A new discovery from researchers at the University of Texas MD Anderson Cancer Center has clarified the long-established link between inflammation and the development of pancreatic cancer.
The results of the study were published in the journal ‘Science’.
According to the study, pancreatic cells exhibit an adaptive response to repeated inflammatory episodes that initially protects against tissue damage, but may promote tumor formation in the presence of mutant KRAS.
The authors demonstrated that the KRAS mutant – which is found in about 95 percent of all pancreatic cancers – supports this adaptive response, leading to selective pressure to maintain the carcinogenic mutation.
“We found that a single transient inflammatory event induces long-term transcriptomic and epigenetic reprogramming of epithelial cells that cooperate with oncogenic KRAS to promote pancreatic tumors long after the inflammation resolves,” said the corresponding author. Andrea Viale, MD, assistant professor of genomic medicine. .
“In repeated pancreatitis, KRAS mutations can be acquired early to limit tissue damage, suggesting the existence of strong evolutionary pressure to select for mutated cells and providing a possible explanation for the almost universal presence of KRAS mutant in pancreatic cancers. Viale added.
Inflammation has long been linked to the development of tumors in several types of cancer, but the specific reasons behind this connection were previously unclear.
The research team, led by co-first authors Edoardo Del Poggetto, PhD, postdoctoral fellow, and I-Lin Ho, graduate student of the Viale lab, sought to study the effect of pancreatitis – an inflammatory condition in the pancreas linked with a higher risk of pancreatic cancer – on the pancreatic epithelial cells.
The researchers stimulated transient inflammation in a model system of inducible pancreatic cancer induced by KRAS.
The inflammation caused immediate pathological changes in the pancreatic cells, but they were gone within a week.
However, activation of KRAS even months after the inflammation resolved resulted in accelerated tumor formation compared to controls, suggesting that the inflammation leads to long-term changes in epithelial cells that cooperate with KRAS. mutant to promote cancer development.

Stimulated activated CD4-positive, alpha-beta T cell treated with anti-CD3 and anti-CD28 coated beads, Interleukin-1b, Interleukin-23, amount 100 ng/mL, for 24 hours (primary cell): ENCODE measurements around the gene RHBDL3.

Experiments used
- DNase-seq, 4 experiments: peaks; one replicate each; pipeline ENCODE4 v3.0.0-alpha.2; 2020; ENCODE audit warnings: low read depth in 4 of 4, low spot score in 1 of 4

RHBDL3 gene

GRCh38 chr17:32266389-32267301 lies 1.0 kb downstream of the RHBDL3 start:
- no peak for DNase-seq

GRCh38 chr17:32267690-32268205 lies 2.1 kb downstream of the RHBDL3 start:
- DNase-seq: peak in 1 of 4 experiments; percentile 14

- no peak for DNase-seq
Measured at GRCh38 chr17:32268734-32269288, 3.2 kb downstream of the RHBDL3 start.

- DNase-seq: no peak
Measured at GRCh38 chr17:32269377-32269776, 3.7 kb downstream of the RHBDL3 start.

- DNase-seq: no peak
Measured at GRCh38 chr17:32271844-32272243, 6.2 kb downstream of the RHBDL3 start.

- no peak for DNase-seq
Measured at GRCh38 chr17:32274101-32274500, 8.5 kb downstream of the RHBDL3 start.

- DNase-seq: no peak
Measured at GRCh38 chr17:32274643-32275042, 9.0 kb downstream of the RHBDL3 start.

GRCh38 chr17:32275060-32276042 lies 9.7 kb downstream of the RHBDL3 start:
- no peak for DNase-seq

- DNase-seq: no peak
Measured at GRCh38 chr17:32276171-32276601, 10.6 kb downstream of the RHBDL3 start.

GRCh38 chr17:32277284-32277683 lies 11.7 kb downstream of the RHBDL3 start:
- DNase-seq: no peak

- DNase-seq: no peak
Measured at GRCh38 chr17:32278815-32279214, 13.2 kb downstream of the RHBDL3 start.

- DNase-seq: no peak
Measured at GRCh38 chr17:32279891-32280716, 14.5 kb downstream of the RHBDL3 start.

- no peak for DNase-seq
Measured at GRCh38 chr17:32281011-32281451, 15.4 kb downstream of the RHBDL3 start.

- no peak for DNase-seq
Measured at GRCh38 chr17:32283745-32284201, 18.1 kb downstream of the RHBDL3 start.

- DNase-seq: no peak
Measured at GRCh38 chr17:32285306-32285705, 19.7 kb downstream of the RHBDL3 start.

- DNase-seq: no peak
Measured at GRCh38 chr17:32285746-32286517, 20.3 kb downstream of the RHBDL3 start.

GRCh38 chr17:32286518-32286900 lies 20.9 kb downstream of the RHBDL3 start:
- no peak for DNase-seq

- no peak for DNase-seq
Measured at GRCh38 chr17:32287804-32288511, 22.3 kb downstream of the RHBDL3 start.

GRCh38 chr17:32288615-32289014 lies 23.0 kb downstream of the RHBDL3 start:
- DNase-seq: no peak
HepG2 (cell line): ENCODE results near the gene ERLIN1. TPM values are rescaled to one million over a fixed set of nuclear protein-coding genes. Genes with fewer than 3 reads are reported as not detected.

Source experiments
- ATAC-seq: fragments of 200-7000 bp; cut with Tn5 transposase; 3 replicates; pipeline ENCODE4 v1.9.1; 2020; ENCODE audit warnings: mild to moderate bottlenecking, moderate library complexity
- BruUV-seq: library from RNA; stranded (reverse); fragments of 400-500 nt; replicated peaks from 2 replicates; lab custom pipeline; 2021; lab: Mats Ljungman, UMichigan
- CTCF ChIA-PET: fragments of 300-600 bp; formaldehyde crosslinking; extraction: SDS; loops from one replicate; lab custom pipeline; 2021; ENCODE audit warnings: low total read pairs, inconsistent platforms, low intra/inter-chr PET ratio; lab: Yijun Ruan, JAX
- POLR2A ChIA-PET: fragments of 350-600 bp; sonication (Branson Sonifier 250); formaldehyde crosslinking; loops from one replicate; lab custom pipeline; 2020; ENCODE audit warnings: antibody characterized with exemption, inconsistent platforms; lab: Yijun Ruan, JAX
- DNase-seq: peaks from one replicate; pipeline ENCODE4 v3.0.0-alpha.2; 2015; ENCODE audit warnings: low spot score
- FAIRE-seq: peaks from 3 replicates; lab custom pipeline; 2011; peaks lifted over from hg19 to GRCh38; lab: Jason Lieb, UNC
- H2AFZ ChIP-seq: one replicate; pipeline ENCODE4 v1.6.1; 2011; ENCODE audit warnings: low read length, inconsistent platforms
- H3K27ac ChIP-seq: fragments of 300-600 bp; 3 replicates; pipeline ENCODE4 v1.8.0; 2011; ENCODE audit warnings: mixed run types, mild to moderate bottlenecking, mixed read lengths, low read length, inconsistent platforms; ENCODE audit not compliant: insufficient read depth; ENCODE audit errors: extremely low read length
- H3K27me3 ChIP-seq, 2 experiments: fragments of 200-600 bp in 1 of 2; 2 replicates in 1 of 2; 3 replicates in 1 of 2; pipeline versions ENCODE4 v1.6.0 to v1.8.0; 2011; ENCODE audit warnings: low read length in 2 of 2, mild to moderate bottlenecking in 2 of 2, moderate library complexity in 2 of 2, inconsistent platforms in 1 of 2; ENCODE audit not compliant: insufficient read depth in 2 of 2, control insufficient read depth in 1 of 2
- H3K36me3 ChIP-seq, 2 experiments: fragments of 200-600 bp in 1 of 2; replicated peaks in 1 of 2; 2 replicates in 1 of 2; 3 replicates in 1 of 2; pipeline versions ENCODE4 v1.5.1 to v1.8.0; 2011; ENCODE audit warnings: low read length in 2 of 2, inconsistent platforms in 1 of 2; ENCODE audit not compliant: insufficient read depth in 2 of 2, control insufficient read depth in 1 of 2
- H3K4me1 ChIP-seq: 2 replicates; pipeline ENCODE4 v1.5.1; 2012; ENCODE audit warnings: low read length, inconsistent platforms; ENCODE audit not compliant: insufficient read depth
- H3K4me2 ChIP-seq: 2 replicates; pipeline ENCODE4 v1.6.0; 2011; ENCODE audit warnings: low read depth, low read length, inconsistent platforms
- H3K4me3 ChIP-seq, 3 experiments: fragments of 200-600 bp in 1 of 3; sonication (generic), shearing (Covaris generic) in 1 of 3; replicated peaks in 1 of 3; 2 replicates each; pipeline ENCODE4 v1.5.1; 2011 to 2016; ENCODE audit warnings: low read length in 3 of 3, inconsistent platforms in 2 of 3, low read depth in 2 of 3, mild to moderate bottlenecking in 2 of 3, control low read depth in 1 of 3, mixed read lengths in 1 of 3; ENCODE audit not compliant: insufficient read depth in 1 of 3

Extensive molecular analysis of epithelial cells following a single inflammatory event demonstrated substantial reprogramming of gene expression and epigenetic regulation that persisted long after recovery from tissue damage, a process the researchers called “Epithelial memory”.
This cellular reprogramming activated pathways related to cell survival, proliferation and embryonic development, which are similar to pathways active during cancer development.
Cell reprogramming caused by inflammation also facilitated the acquisition of acinar-ductal metaplasia (ADM), a reversible process in which pancreatic acinar cells acquire the characteristics of ductal cells.
Acinar cells are responsible for the production and secretion of digestive enzymes, while duct cells are responsible for the delivery of these enzymes through the small intestine. ADM, a process that normally occurs in response to pancreatic damage, is believed to be a precursor to pancreatic cancer.
Against the background of epithelial memory, repeated inflammatory episodes resulted in the rapid and widespread onset of ADM with minimal signs of cellular damage, suggesting that cell reprogramming protects the pancreas against a buildup of tissue damage.
These results also clarify that ADM is not a precursor condition for cancer, but rather an adaptive response to inflammation.
Previous research has shown that mutations in KRAS can induce and stabilize ADM.
Here, the authors demonstrated that induction of mutant KRAS during repeated inflammation resulted in more pronounced ADM and virtually no tissue damage.
Thus, the authors predict that cells undergoing inflammation would have a strong positive selection for KRAS mutations or other alterations that stimulate ADM and limit damage accumulations.
“We are working to better understand how cells maintain the epithelial memory that we have observed, but our data suggests that KRAS initially has a beneficial role during pancreatitis,” Ho said.
“There may be a similar phenomenon in other cancers with universal conductor mutations, where there is a strong pressure to select these mutations based on a goal unrelated to cancer development,” Ho added.
The research team is now working to develop strategies to stimulate ADM in the pancreas while countering selection pressure for mutated KRAS.
If effective, the work could offer new treatments for pancreatitis that could also prevent the development of pancreatic cancer.
(With entries from ANI)
Disclaimer: This article was posted automatically from an agency feed without any text changes and has not been reviewed by an editor
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